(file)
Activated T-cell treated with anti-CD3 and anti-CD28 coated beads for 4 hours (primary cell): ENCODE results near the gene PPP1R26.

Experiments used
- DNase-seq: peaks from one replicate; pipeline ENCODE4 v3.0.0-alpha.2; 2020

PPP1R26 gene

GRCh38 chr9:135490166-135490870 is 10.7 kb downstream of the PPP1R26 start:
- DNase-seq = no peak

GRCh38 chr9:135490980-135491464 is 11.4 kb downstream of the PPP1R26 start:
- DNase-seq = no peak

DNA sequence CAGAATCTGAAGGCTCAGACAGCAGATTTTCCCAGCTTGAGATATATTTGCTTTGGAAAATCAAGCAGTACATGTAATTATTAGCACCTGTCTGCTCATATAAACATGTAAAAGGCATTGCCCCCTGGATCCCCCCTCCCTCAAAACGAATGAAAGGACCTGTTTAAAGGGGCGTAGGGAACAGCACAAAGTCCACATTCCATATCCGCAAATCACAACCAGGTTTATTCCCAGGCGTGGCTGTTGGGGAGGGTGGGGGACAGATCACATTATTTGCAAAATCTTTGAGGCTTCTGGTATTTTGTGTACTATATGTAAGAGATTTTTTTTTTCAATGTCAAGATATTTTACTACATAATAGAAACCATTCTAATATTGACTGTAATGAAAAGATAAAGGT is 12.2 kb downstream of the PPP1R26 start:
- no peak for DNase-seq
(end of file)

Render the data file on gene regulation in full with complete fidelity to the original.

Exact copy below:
Activated T-cell treated with anti-CD3 and anti-CD28 coated beads for 4 hours (primary cell): ENCODE results near the gene PPP1R26.

Experiments used
- DNase-seq: peaks from one replicate; pipeline ENCODE4 v3.0.0-alpha.2; 2020

PPP1R26 gene

GRCh38 chr9:135490166-135490870 is 10.7 kb downstream of the PPP1R26 start:
- DNase-seq = no peak

GRCh38 chr9:135490980-135491464 is 11.4 kb downstream of the PPP1R26 start:
- DNase-seq = no peak

DNA sequence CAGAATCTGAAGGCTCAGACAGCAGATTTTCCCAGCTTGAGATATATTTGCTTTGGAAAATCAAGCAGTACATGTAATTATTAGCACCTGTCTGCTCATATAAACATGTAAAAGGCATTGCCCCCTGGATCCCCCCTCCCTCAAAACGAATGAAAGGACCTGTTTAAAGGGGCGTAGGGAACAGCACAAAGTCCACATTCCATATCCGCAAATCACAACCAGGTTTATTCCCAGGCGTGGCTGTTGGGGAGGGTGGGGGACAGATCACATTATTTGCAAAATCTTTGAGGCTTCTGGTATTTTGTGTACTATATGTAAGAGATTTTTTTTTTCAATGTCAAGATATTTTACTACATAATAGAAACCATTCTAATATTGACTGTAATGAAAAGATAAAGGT is 12.2 kb downstream of the PPP1R26 start:
- no peak for DNase-seq